Please use this identifier to cite or link to this item: http://docs.prosentient.com.au/prosentientjspui/handle/1/11270
Title: Exploring the Benefits of Molecular Testing for Gonorrhoea Antibiotic Resistance Surveillance in Remote Settings.
Authors: Hui, Ben B
Ryder, Nathan
Su, Jiunn-Yih
Ward, James
Chen, Marcus Y
Donovan, Basil
Fairley, Christopher K
Guy, Rebecca J
Lahra, Monica M
Law, Mathew G
Whiley, David M
Regan, David G
Affiliation: The Kirby Institute, UNSW Australia, Sydney, New South Wales, Australia..
Sexual Health and Blood Borne Virus Unit, Centre for Disease Control, Department of Health, Darwin, Northern Territory, Australia..
Sexual Health and Blood Borne Virus Unit, Centre for Disease Control, Department of Health, Darwin, Northern Territory, Australia..
South Australian Health and Medical Research Institute, North Terrace, Adelaide, South Australia, Australia..
Central Clinical School, Monash University, Melbourne, Victoria, Australia; Melbourne Sexual Health Centre, Alfred Health, Carlton, Victoria, Australia; School of Population and Global Health, University of Melbourne, Melbourne, Australia..
The Kirby Institute, UNSW Australia, Sydney, New South Wales, Australia; Sydney Sexual Health Centre, Sydney Hospital, Sydney, New South Wales, Australia..
Central Clinical School, Monash University, Melbourne, Victoria, Australia; Melbourne Sexual Health Centre, Alfred Health, Carlton, Victoria, Australia; School of Population and Global Health, University of Melbourne, Melbourne, Australia..
The Kirby Institute, UNSW Australia, Sydney, New South Wales, Australia..
WHO Collaborating Centre for STD, Microbiology Department, South Eastern Area Laboratory Services, Prince of Wales Hospital, Sydney, New South Wales, Australia..
The Kirby Institute, UNSW Australia, Sydney, New South Wales, Australia..
Queensland Paediatric Infectious Diseases Laboratory, Queensland Children's Health Services, Queensland, Australia; Queensland Children's Medical Research Institute, University of Queensland, Queensland, Australia..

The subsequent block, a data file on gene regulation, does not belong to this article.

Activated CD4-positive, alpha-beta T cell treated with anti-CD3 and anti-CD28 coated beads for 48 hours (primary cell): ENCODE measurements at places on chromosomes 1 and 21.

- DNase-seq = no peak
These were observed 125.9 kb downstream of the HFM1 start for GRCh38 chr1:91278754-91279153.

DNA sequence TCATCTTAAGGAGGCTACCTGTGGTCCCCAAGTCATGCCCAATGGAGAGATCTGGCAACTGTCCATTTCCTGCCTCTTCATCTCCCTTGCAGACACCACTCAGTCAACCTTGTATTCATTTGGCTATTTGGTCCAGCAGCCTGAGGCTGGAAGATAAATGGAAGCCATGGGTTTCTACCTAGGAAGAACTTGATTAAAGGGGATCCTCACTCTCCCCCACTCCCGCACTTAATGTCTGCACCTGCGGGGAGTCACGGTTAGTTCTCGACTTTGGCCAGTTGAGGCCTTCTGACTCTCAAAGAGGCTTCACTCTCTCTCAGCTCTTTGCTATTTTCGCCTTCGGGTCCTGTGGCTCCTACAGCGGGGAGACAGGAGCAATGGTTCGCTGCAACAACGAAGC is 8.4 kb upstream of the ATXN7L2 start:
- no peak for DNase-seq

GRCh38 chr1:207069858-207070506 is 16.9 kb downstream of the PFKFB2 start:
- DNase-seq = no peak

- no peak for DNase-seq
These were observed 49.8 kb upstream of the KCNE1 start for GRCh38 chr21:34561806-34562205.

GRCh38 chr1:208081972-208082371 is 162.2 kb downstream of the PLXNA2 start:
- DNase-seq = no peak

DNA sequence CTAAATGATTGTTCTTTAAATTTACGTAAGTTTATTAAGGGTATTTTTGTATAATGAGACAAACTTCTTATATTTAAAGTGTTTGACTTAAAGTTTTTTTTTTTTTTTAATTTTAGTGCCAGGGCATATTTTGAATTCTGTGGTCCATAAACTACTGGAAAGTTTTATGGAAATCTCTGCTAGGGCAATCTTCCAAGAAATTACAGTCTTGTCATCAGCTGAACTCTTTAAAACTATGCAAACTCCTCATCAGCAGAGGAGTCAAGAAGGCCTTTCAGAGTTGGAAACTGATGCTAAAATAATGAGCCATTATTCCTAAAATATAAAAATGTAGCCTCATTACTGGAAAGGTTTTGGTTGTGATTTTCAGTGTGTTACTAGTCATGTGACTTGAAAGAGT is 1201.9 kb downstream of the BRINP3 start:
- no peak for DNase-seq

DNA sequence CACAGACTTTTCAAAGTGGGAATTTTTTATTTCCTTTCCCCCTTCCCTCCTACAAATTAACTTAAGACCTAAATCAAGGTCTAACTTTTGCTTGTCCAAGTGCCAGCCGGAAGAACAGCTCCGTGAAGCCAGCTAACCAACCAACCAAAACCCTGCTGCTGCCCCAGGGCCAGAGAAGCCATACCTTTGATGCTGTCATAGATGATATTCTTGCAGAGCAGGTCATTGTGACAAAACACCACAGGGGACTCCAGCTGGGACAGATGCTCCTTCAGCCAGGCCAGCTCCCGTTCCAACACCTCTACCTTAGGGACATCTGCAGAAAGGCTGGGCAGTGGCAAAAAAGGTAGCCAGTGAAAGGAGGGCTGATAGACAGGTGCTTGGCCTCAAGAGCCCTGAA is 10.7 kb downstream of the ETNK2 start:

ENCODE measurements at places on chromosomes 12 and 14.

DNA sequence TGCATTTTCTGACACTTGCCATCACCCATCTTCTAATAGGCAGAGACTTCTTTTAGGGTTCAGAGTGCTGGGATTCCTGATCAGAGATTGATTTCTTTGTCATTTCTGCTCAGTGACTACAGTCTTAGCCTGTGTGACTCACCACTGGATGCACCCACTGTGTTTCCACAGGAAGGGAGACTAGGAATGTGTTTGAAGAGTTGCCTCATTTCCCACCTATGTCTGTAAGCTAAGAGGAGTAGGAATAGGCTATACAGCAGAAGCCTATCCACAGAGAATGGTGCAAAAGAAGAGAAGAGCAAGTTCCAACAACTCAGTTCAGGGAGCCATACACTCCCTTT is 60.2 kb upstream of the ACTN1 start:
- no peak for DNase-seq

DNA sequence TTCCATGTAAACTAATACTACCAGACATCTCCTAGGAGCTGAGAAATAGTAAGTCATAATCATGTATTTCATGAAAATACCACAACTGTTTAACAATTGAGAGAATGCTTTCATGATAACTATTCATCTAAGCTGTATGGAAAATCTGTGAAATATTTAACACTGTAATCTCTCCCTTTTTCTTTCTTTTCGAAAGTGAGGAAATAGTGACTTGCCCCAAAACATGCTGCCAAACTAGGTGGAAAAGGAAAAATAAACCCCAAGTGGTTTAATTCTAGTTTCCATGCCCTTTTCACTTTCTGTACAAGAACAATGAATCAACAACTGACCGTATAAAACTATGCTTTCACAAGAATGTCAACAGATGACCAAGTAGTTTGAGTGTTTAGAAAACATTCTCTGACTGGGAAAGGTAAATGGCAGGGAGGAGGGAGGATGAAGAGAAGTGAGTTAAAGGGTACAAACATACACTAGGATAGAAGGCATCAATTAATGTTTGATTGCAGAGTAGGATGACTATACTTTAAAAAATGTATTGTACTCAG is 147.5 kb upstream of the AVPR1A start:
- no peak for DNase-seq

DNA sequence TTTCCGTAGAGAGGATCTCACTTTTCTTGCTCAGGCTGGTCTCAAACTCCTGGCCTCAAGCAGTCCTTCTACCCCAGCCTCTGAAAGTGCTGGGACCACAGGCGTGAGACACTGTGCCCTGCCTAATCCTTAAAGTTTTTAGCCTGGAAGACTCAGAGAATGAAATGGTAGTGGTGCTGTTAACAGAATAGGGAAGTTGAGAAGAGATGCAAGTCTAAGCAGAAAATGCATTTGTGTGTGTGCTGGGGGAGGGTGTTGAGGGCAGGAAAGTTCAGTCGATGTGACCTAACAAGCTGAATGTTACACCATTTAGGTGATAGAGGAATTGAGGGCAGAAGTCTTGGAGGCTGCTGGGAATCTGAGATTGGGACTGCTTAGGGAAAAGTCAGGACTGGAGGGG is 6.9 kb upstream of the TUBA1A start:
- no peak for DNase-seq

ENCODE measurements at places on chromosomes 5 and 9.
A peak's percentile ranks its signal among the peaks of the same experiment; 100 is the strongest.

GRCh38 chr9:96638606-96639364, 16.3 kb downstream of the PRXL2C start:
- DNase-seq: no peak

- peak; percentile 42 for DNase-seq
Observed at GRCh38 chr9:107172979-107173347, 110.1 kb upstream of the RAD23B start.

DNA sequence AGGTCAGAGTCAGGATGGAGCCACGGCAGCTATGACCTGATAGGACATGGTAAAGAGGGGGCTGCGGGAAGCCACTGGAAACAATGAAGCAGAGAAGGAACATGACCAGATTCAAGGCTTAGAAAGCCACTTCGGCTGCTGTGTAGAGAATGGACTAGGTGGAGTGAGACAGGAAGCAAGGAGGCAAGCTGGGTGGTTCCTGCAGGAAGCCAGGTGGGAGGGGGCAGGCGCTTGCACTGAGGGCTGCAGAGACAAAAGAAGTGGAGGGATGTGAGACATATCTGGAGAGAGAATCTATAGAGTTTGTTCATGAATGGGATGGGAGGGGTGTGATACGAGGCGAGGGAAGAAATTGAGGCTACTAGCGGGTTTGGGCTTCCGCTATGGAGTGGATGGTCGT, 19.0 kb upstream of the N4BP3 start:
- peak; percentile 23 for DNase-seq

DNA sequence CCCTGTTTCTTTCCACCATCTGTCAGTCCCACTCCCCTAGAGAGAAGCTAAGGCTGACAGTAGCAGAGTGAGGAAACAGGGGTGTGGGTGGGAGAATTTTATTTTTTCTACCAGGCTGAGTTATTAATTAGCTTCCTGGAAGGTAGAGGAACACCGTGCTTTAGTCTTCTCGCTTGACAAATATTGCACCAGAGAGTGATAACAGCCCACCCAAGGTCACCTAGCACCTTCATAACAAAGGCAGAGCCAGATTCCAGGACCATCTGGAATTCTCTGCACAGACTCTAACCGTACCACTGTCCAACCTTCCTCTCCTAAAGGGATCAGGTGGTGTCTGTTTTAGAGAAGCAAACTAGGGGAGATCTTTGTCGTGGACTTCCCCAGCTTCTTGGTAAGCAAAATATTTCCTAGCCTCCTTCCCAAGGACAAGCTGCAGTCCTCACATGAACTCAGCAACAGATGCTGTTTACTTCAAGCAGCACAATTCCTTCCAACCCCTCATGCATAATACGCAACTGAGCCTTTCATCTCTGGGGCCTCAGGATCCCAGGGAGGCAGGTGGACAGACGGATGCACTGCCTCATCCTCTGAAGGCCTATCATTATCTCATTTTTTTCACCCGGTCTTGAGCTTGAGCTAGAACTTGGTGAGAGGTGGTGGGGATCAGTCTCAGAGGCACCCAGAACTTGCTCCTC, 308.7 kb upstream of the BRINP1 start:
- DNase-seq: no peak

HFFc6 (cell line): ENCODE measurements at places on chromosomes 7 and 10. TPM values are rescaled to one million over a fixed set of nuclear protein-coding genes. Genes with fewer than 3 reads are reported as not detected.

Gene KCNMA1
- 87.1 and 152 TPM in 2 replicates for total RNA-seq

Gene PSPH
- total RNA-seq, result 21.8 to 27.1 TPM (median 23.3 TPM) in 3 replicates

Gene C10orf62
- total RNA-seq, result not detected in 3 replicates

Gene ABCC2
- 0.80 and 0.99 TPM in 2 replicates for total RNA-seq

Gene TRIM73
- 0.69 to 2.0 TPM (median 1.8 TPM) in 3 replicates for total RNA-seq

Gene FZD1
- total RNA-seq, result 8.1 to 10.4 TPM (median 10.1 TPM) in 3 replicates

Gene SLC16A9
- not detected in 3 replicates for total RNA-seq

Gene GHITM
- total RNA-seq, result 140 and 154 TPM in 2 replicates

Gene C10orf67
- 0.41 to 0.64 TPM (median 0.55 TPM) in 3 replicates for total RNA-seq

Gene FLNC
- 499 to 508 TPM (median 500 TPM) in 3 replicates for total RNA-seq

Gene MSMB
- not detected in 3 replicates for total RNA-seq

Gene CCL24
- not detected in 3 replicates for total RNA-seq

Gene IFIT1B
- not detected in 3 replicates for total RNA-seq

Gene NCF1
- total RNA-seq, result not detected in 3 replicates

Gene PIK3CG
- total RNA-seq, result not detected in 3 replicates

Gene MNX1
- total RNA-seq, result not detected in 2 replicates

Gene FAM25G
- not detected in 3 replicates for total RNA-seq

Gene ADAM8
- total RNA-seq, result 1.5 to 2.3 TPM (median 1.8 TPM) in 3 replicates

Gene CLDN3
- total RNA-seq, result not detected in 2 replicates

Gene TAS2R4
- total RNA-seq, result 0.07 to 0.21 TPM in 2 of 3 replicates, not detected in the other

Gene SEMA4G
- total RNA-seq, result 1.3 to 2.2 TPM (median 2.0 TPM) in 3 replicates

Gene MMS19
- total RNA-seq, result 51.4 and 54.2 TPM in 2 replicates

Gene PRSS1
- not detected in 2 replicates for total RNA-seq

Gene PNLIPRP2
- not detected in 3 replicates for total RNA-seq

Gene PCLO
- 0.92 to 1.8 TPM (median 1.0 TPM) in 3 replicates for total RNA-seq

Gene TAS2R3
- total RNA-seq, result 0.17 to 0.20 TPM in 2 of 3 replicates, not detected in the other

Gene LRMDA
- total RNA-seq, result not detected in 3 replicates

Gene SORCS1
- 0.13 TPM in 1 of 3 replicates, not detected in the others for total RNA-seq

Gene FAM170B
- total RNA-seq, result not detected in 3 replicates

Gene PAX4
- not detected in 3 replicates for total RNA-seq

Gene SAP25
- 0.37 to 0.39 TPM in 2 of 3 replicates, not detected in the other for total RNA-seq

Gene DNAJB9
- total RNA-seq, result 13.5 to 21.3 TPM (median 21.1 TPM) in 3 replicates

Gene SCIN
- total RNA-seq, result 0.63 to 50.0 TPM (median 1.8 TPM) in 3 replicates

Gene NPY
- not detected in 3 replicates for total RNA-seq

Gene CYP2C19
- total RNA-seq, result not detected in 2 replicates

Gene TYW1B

The Kirby Institute, UNSW Australia, Sydney, New South Wales, Australia..
Issue Date: 2015
Citation: PloS one 2015; 10(7): e0133202
Abstract: Surveillance for gonorrhoea antimicrobial resistance (AMR) is compromised by a move away from culture-based testing in favour of more convenient nucleic acid amplification test (NAAT) tests. We assessed the potential benefit of a molecular resistance test in terms of the timeliness of detection of gonorrhoea AMR. An individual-based mathematical model was developed to describe the transmission of gonorrhoea in a remote Indigenous population in Australia. We estimated the impact of the molecular test on the time delay between first importation and the first confirmation that the prevalence of gonorrhoea AMR (resistance proportion) has breached the WHO-recommended 5% threshold (when a change in antibiotic should occur). In the remote setting evaluated in this study, the model predicts that when culture is the only available means of testing for AMR, the breach will only be detected when the actual prevalence of AMR in the population has already reached 8 - 18%, with an associated delay of ~43 - 69 months between first importation and detection. With the addition of a molecular resistance test, the number of samples for which AMR can be determined increases facilitating earlier detection at a lower resistance proportion. For the best case scenario, where AMR can be determined for all diagnostic samples, the alert would be triggered at least 8 months earlier than using culture alone and the resistance proportion will have only slightly exceeded the 5% notification threshold. Molecular tests have the potential to provide more timely warning of the emergence of gonorrhoea AMR. This in turn will facilitate earlier treatment switching and more targeted treatment, which has the potential to reduce the population impact of gonorrhoea AMR.
URI: http://docs.prosentient.com.au/prosentientjspui/handle/1/11270
DOI: 10.1371/journal.pone.0133202
Type: Journal Article
Research Support, Non-U.S. Gov't
Subjects: Adolescent
Adult
Anti-Bacterial Agents
Australia
Bacterial Typing Techniques
Disease Notification
Epidemiological Monitoring
Female
Gonorrhea
Humans
Male
Microbial Sensitivity Tests
Neisseria gonorrhoeae
Oceanic Ancestry Group
Penicillin Resistance
Penicillins
Population Groups
Prevalence
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